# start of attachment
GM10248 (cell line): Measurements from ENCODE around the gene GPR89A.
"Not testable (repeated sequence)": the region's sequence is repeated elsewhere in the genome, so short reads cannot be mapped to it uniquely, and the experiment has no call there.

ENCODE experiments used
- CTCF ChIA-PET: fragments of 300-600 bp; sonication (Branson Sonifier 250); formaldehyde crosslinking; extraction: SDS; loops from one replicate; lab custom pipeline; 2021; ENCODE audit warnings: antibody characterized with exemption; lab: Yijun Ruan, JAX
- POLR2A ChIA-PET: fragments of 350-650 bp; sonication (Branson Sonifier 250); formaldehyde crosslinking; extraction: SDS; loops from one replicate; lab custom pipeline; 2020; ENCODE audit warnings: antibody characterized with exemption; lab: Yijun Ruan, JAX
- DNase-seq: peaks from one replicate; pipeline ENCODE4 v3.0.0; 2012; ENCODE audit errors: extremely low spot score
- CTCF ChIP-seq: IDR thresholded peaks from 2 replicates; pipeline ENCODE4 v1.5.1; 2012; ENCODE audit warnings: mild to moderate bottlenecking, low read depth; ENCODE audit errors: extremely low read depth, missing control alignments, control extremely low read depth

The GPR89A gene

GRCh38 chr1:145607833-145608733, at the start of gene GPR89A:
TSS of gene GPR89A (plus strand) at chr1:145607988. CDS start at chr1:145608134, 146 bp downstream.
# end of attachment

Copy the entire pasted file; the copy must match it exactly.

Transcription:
GM10248 (cell line): Measurements from ENCODE around the gene GPR89A.
"Not testable (repeated sequence)": the region's sequence is repeated elsewhere in the genome, so short reads cannot be mapped to it uniquely, and the experiment has no call there.

ENCODE experiments used
- CTCF ChIA-PET: fragments of 300-600 bp; sonication (Branson Sonifier 250); formaldehyde crosslinking; extraction: SDS; loops from one replicate; lab custom pipeline; 2021; ENCODE audit warnings: antibody characterized with exemption; lab: Yijun Ruan, JAX
- POLR2A ChIA-PET: fragments of 350-650 bp; sonication (Branson Sonifier 250); formaldehyde crosslinking; extraction: SDS; loops from one replicate; lab custom pipeline; 2020; ENCODE audit warnings: antibody characterized with exemption; lab: Yijun Ruan, JAX
- DNase-seq: peaks from one replicate; pipeline ENCODE4 v3.0.0; 2012; ENCODE audit errors: extremely low spot score
- CTCF ChIP-seq: IDR thresholded peaks from 2 replicates; pipeline ENCODE4 v1.5.1; 2012; ENCODE audit warnings: mild to moderate bottlenecking, low read depth; ENCODE audit errors: extremely low read depth, missing control alignments, control extremely low read depth

The GPR89A gene

GRCh38 chr1:145607833-145608733, at the start of gene GPR89A:
TSS of gene GPR89A (plus strand) at chr1:145607988. CDS start at chr1:145608134, 146 bp downstream.